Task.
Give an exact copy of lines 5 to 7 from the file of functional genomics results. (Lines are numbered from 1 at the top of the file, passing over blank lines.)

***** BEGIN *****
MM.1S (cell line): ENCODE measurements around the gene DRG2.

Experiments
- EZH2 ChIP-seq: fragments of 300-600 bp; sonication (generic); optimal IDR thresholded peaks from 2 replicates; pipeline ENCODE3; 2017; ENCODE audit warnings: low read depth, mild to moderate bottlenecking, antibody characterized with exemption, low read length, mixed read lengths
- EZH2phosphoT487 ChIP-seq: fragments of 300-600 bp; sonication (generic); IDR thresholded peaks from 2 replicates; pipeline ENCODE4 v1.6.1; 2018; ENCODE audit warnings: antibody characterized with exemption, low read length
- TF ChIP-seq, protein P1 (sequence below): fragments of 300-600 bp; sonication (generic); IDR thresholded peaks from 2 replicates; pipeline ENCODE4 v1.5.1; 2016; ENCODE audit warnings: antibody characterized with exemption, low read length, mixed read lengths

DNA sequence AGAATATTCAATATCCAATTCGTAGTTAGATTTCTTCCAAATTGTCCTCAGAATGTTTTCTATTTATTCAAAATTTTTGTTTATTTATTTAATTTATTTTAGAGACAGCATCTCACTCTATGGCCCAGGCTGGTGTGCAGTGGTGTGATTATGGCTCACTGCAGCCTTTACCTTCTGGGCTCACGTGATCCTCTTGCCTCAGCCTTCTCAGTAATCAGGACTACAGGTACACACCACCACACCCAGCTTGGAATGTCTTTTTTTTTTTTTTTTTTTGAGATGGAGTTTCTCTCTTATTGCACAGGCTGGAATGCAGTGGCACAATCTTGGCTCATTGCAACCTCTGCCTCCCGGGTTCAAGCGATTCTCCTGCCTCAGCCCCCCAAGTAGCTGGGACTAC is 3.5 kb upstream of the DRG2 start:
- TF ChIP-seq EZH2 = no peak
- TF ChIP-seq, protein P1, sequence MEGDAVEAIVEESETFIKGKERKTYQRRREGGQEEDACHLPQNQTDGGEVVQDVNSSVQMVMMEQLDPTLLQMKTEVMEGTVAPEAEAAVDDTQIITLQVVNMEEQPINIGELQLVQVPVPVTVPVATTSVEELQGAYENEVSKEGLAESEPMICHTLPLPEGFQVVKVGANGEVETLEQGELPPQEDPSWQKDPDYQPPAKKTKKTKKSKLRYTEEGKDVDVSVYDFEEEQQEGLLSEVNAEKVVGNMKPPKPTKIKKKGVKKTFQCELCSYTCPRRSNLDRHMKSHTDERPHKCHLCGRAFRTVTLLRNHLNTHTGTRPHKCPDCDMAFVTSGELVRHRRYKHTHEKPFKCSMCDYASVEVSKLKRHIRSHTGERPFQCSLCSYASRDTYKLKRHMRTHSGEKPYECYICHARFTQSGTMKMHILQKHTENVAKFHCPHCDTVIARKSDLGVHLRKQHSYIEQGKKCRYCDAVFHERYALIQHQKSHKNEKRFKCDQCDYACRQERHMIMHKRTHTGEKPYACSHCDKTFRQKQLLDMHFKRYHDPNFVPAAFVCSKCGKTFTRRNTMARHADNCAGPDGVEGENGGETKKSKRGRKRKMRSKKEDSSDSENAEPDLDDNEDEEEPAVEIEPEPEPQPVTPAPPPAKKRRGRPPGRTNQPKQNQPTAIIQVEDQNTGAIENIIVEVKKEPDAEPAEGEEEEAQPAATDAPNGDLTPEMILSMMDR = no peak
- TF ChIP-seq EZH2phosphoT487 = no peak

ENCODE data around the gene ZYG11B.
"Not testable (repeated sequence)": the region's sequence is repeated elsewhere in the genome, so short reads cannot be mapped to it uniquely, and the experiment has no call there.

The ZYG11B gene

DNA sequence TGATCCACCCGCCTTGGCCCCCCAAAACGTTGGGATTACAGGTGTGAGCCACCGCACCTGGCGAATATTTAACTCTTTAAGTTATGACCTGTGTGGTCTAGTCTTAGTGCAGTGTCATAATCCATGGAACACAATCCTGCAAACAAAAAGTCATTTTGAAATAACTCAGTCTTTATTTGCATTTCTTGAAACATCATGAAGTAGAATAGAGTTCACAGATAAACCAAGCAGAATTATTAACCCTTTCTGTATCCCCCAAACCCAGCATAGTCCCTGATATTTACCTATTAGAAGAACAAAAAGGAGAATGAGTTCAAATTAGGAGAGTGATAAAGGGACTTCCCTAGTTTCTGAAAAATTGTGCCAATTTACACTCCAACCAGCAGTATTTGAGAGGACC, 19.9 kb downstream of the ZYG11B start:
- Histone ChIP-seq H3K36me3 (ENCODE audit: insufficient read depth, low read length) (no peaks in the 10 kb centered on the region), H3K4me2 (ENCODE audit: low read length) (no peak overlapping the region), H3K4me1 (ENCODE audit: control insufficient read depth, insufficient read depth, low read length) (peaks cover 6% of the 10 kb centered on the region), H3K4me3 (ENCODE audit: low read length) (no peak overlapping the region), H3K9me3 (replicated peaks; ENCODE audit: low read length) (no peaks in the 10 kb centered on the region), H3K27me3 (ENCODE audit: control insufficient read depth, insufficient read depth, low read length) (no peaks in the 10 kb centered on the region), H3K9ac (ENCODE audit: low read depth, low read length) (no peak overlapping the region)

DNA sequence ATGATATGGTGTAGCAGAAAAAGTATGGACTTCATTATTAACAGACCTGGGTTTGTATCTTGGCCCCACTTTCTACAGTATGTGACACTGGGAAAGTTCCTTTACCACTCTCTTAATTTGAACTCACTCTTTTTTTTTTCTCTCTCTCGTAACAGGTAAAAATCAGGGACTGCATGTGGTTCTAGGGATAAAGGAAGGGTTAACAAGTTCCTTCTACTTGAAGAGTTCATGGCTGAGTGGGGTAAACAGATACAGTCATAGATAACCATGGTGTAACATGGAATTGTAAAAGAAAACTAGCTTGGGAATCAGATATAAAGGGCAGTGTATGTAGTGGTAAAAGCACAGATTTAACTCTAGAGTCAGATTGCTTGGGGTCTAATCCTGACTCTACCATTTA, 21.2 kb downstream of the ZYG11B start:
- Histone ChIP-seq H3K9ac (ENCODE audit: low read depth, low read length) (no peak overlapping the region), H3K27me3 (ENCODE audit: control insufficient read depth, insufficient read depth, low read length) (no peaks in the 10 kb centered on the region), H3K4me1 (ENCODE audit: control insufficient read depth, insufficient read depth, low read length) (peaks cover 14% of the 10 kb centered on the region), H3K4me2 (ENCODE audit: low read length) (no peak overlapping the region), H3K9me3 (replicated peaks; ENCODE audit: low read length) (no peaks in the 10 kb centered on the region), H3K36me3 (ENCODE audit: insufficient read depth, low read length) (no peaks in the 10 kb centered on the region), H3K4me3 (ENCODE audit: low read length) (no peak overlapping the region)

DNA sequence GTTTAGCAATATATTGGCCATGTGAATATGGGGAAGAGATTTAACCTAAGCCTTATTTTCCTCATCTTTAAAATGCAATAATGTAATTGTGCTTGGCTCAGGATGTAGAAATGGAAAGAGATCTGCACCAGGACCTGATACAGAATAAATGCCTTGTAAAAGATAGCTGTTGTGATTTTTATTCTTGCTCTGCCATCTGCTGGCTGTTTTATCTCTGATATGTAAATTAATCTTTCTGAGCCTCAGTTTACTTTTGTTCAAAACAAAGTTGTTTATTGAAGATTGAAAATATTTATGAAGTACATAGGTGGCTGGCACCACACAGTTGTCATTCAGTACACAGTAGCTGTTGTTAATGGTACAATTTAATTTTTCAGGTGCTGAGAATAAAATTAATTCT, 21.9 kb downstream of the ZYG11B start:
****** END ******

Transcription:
- TF ChIP-seq, protein P1 (sequence below): fragments of 300-600 bp; sonication (generic); IDR thresholded peaks from 2 replicates; pipeline ENCODE4 v1.5.1; 2016; ENCODE audit warnings: antibody characterized with exemption, low read length, mixed read lengths

DNA sequence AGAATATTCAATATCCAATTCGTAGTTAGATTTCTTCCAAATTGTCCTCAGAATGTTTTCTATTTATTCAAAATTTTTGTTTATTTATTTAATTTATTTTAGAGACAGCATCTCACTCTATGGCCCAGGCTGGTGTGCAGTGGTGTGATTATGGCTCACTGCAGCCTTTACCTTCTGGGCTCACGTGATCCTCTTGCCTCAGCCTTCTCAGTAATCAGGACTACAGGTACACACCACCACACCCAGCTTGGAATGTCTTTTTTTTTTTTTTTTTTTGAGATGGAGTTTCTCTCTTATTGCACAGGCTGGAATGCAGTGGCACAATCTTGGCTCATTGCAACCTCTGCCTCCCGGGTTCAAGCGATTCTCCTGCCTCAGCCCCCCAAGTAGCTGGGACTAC is 3.5 kb upstream of the DRG2 start:
- TF ChIP-seq EZH2 = no peak